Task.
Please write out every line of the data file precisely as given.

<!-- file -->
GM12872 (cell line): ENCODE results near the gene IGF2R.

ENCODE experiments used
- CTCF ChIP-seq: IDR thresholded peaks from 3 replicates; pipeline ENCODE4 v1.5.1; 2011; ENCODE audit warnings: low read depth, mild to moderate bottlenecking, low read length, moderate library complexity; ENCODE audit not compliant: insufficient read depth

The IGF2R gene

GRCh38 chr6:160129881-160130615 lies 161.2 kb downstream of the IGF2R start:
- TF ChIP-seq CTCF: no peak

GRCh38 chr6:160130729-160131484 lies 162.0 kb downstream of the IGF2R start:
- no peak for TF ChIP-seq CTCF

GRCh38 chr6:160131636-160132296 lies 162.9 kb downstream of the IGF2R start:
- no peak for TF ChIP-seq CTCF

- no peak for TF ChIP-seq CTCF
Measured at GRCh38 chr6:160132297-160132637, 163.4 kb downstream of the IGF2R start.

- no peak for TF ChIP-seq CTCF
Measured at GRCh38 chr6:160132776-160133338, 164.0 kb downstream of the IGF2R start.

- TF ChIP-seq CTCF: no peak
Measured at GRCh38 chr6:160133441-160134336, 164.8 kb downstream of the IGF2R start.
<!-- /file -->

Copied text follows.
GM12872 (cell line): ENCODE results near the gene IGF2R.

ENCODE experiments used
- CTCF ChIP-seq: IDR thresholded peaks from 3 replicates; pipeline ENCODE4 v1.5.1; 2011; ENCODE audit warnings: low read depth, mild to moderate bottlenecking, low read length, moderate library complexity; ENCODE audit not compliant: insufficient read depth

The IGF2R gene

GRCh38 chr6:160129881-160130615 lies 161.2 kb downstream of the IGF2R start:
- TF ChIP-seq CTCF: no peak

GRCh38 chr6:160130729-160131484 lies 162.0 kb downstream of the IGF2R start:
- no peak for TF ChIP-seq CTCF

GRCh38 chr6:160131636-160132296 lies 162.9 kb downstream of the IGF2R start:
- no peak for TF ChIP-seq CTCF

- no peak for TF ChIP-seq CTCF
Measured at GRCh38 chr6:160132297-160132637, 163.4 kb downstream of the IGF2R start.

- no peak for TF ChIP-seq CTCF
Measured at GRCh38 chr6:160132776-160133338, 164.0 kb downstream of the IGF2R start.

- TF ChIP-seq CTCF: no peak
Measured at GRCh38 chr6:160133441-160134336, 164.8 kb downstream of the IGF2R start.